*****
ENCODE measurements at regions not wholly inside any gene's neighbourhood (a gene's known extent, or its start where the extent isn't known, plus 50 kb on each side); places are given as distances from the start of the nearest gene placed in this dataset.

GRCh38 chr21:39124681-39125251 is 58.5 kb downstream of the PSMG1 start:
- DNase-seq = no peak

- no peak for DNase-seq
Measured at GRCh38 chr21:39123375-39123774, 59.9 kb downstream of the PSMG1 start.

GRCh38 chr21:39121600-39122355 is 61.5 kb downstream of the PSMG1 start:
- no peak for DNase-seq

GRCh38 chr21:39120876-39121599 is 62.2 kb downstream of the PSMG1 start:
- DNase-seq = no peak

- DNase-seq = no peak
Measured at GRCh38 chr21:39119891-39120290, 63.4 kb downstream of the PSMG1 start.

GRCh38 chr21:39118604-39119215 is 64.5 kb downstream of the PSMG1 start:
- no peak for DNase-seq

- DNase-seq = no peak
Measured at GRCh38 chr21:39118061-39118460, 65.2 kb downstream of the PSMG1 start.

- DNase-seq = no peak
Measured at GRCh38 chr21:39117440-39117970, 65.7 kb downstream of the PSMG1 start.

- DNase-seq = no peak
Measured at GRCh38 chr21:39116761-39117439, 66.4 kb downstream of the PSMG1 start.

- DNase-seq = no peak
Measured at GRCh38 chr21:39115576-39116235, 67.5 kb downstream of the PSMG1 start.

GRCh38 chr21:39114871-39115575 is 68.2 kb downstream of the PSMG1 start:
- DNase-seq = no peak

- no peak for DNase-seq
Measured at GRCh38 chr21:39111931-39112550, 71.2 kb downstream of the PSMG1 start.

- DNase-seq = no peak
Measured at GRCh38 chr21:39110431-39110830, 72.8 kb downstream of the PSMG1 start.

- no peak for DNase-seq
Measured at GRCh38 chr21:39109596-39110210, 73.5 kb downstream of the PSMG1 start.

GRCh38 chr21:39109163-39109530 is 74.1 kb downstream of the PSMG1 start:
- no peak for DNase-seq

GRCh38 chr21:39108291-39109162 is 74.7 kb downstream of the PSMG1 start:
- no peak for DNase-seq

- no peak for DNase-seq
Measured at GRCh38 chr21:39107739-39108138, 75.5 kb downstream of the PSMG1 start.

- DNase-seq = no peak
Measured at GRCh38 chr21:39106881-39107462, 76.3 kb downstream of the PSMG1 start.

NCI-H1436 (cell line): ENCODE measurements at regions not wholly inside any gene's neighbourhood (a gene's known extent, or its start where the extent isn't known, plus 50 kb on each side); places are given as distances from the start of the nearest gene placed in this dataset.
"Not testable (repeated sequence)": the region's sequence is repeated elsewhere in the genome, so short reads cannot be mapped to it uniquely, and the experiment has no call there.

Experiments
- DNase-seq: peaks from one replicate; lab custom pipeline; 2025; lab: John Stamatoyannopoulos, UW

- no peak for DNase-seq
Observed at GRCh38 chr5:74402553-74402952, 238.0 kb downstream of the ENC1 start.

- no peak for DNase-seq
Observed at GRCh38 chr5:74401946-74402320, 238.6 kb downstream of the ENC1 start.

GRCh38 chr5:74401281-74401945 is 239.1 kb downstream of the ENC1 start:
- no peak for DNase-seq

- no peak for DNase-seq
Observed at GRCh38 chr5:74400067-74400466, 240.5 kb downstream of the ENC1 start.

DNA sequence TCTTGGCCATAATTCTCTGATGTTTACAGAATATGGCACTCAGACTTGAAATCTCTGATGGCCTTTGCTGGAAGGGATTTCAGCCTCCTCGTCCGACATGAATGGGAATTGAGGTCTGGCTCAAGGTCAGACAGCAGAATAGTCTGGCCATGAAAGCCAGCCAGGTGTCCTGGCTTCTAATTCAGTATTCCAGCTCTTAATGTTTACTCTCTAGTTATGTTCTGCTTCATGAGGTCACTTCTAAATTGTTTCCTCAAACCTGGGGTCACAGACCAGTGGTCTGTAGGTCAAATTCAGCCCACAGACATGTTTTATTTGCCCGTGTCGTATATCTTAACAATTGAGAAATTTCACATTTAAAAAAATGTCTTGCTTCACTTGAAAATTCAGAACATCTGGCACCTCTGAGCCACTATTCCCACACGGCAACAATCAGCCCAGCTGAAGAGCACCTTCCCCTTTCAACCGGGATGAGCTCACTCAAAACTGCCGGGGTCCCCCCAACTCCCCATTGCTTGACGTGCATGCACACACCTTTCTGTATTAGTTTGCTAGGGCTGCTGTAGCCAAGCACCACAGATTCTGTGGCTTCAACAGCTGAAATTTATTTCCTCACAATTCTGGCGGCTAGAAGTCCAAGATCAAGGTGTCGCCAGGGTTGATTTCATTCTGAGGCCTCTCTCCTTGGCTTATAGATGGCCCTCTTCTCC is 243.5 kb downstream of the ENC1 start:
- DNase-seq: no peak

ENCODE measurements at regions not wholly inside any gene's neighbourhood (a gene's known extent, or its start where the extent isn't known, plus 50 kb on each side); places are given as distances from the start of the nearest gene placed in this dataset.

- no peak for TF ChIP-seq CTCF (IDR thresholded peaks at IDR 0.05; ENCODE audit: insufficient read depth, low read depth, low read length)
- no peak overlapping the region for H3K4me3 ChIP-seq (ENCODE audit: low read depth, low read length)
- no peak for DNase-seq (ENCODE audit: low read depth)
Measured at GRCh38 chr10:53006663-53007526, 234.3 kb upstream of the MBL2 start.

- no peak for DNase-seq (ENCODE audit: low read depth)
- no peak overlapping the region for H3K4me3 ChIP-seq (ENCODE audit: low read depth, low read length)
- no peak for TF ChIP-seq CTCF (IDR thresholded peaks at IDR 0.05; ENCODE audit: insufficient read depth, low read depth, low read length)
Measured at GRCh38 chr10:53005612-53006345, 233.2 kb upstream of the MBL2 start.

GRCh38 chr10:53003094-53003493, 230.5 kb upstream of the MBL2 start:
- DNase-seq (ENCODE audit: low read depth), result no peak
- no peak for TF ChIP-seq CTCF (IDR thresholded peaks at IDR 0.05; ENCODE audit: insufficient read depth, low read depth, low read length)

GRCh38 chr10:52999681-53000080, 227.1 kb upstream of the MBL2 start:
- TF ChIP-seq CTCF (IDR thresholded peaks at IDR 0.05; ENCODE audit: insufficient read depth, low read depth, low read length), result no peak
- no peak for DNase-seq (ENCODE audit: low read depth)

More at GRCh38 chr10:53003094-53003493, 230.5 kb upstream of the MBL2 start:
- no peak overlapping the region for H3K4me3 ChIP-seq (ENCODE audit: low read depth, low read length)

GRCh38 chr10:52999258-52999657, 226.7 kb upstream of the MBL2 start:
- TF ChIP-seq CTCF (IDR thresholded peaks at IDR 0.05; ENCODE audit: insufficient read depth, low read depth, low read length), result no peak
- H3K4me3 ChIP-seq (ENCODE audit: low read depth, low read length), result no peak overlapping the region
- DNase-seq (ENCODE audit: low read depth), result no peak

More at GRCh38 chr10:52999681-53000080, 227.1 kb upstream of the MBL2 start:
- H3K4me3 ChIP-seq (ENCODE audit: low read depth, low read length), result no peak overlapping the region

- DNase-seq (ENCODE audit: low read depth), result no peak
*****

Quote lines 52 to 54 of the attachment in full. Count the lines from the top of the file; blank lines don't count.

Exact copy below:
ENCODE measurements at regions not wholly inside any gene's neighbourhood (a gene's known extent, or its start where the extent isn't known, plus 50 kb on each side); places are given as distances from the start of the nearest gene placed in this dataset.

- no peak for TF ChIP-seq CTCF (IDR thresholded peaks at IDR 0.05; ENCODE audit: insufficient read depth, low read depth, low read length)
- no peak overlapping the region for H3K4me3 ChIP-seq (ENCODE audit: low read depth, low read length)